Lessons learned from near-miss fatality during crane ops for decom work in U.S.

After looking into circumstances surrounding a high-potential, near-miss fatality during crane operations on the Outer Continental Shelf (OCS), the U.S. Bureau of Safety and Environmental Enforcement (BSEE) has come up with recommendations for oil and gas operators and contractors to assist in preventing such incidents in the future.

U.S. Bureau of Safety and Environmental Enforcement (BSEE)

In a safety alert, BSEE explained that a 700-pound crane headache ball fell 24 feet while conducting crane operations during a decommissioning/well abandonment activity, crashing to the deck less than two feet from one of the riggers. The undisclosed operator reported this high-potential, near-miss fatality to BSEE on 20 September 2022.

At the time of the incident, the crane was moving a 400-pound well cap from one well access panel to an adjacent panel when a wedge socket on the auxiliary line snagged on the flange of a C-channel located at the edge of the platform’s rig deck. The lift required running the crane’s auxiliary line within inches of the edge of the platform rig structure.

With the wedge socket above the headache ball snagging on the C-channel flange that ran across the length of the edge of the deck, this snag temporarily held all the weight of the load and rigging, resulting in a false reading on the auxiliary winch. While the load cell sending a weight signal to the operator was located below the snagged wedge socket, the crane operator did not detect that the auxiliary winch was no longer holding the weight of the load.

According to the U.S. regulator, the blind lift was being directed using radio communications by a rigger standing on the pipe deck, thus, the rigger had a clear view of the load, line, pedestal crane, and crane operator and his location put him approximately 30 feet from the load line.

However, the rigger did not realise that the line had snagged on the C-channel and continued giving directions to keep lowering the well cap. As the load cell was positioned below the snag, there was no change in the load signal, even though the weight of the load was now being supported by the C-channel and not the auxiliary winch.

Source: BSEE
Source: BSEE

The BSEE explains that the load cell works by converting a specific type of mechanical force – typically tension, torque, compression, or pressure – into an output signal, which is then transmitted via a load cable to the scale’s indicator where the precise weight can be measured and read by the crane operator.

Furthermore, as the rigger did not see any movement, he repeated a request to lower the load. On the other hand,  the crane operator could not see the winch drum behind the crane cab, thus, he did not see that the load was not moving and responded that he was still lowering the load.

With the crane operator continuing to unwind the auxiliary line at the winch drum, the wedge socket slipped off the flange of the C-channel, releasing the snag and the 700-pound headache ball fell 24 feet, striking the deck less than two feet from one of the riggers guiding the load. After the incident, a third party inspected the crane, replaced a small three-inch pin for the hook latch, and the crane was placed back in service.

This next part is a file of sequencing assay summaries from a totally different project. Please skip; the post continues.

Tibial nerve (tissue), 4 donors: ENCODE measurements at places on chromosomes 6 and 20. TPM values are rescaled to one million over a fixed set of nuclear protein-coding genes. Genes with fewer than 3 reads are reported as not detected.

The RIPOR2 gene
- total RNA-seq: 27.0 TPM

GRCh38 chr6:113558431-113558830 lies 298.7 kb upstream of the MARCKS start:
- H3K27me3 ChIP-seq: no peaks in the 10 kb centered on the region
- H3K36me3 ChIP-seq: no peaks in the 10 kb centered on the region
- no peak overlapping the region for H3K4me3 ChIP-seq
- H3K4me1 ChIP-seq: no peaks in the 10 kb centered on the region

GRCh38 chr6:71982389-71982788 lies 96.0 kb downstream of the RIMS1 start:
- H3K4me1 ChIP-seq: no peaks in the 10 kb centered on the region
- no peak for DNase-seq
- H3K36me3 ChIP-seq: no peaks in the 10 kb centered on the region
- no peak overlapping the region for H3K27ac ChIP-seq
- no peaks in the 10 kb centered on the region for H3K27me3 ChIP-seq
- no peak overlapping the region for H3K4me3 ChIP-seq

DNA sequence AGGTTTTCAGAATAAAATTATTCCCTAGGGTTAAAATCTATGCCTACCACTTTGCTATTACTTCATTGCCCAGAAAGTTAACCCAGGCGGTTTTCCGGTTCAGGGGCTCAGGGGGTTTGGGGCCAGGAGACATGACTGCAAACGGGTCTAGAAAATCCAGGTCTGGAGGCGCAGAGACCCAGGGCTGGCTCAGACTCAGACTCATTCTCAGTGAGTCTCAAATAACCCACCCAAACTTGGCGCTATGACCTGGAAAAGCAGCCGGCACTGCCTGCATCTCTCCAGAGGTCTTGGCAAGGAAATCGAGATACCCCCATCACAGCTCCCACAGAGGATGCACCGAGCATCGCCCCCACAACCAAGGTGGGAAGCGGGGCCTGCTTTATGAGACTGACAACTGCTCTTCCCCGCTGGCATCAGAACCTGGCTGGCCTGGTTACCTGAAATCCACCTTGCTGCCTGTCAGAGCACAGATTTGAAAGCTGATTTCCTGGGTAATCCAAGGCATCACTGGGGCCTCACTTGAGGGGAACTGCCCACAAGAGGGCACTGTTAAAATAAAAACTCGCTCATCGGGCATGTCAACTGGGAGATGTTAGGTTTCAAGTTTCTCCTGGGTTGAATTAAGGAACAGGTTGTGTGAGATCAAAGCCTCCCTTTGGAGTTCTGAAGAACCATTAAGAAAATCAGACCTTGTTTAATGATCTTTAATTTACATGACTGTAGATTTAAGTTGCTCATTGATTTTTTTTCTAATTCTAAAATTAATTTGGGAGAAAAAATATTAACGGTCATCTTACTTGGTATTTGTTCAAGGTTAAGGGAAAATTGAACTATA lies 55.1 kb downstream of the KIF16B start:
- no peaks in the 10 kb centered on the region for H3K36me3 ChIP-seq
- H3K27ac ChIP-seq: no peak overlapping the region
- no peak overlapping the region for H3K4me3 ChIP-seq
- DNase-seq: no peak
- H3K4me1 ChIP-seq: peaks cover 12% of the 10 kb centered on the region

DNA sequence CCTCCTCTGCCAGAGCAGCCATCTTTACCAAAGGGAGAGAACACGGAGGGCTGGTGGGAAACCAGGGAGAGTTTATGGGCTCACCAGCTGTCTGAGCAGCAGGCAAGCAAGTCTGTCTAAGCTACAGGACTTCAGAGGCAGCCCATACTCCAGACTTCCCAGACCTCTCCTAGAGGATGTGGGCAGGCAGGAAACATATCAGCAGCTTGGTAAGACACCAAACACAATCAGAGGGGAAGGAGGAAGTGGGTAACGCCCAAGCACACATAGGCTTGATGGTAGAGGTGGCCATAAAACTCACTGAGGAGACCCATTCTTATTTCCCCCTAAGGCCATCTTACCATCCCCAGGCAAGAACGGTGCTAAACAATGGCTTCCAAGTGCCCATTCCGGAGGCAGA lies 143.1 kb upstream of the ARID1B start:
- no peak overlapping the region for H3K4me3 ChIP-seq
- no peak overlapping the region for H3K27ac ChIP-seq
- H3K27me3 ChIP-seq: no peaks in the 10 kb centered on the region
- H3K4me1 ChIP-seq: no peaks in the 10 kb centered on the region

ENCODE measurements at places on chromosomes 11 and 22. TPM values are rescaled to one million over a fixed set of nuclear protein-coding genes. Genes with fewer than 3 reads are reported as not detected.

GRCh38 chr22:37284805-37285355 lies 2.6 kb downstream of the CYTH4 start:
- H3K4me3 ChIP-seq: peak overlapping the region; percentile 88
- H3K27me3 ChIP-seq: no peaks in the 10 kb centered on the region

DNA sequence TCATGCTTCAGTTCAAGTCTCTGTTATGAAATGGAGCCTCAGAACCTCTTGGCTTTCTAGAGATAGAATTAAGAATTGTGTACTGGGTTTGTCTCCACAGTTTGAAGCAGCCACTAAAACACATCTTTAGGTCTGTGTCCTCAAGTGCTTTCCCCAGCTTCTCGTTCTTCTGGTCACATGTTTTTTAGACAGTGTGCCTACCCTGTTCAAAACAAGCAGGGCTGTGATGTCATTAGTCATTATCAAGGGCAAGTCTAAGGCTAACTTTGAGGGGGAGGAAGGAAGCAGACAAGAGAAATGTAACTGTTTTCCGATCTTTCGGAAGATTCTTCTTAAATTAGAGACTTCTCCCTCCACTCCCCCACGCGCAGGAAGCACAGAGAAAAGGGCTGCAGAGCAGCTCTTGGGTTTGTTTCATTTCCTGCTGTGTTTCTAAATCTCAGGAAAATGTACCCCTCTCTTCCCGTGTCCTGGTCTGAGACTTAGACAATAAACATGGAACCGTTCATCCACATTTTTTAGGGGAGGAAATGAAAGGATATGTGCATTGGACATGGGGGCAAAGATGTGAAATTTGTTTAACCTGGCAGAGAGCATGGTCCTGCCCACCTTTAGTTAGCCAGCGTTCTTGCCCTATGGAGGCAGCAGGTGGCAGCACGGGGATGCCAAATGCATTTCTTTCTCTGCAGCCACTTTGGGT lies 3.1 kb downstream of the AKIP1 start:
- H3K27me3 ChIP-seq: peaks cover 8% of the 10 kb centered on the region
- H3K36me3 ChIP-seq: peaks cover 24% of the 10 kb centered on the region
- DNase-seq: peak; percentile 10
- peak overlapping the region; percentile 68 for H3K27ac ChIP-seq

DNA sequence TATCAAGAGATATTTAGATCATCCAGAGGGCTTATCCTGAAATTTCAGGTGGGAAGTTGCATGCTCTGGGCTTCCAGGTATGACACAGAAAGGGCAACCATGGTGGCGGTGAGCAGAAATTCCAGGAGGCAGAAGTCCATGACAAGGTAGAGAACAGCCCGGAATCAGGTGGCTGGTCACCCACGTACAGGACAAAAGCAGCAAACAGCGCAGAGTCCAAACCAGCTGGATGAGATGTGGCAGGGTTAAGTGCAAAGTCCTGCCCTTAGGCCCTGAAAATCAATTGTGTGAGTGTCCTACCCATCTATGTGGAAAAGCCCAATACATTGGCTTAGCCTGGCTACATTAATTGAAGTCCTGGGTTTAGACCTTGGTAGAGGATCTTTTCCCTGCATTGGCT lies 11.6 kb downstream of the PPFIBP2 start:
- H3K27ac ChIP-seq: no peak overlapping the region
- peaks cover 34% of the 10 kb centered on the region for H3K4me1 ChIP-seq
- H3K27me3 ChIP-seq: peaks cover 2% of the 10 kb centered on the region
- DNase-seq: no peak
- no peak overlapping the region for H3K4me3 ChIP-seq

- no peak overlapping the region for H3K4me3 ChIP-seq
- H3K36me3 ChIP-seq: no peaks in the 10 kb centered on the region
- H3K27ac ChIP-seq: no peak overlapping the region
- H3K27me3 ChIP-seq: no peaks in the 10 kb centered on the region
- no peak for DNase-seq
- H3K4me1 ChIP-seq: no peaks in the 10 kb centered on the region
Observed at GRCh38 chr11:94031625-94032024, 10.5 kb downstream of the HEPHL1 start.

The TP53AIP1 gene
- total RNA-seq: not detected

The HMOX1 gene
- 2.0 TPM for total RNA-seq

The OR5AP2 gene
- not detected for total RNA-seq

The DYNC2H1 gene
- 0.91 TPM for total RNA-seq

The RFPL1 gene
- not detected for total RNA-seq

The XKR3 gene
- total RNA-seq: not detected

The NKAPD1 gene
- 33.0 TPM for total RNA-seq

The contributing factors to this incident, identified by the U.S. regulator, reveal that the rigger and crane operator should have noticed the auxiliary winch was no longer detecting the weight of the load as the engineering controls – weight indicator – provided an inaccurate representation of the crane operator of weight on the winch due to wedge socket snagging on the flange of the C-channel above the load cell.

Furthermore, the BSEE points out that the crane operator and rigger failed to recognise something was wrong after repeated requests asking to lower the load and receiving the response that the line was being lowered and not seeing any movement in the load position.

In addition, the rigger did not check the path of the auxiliary line for potential snags while the work team should have noticed the potential hazards of working close to the C-channel at the edge of the platform rig. The regulator states that the work team should have recognised the potential snag points. While no formal risk assessment was conducted, a review of the task was performed.

BSEE’s recommendations

With this at the forefront, BSEE recommends to operators and contractors to ensure a secondary device – weight indicator, camera – is accessible to detect any slack on the load line, identify all potential wireline contact points and include them in worksite instructions, risk assessments, and toolbox talks.

When working close to the equipment and facility structures, the U.S. regulator advises operators and contractors to identify potential contact and snag points and incorporate appropriate mitigation actions, including placing additional spotters at potential contact or snag points.

Additionally, the regulator recommends discussing what key controls are in place to remove oneself and one’s team members from the potential line of fire, which is the zone within a work area where there is a risk of serious injury from machinery or equipment.

BSEE further underscores that operators and contractors should ensure all operations and contract personnel involved in lifting operations attend and participate in a pre-job meeting/toolbox talk and document.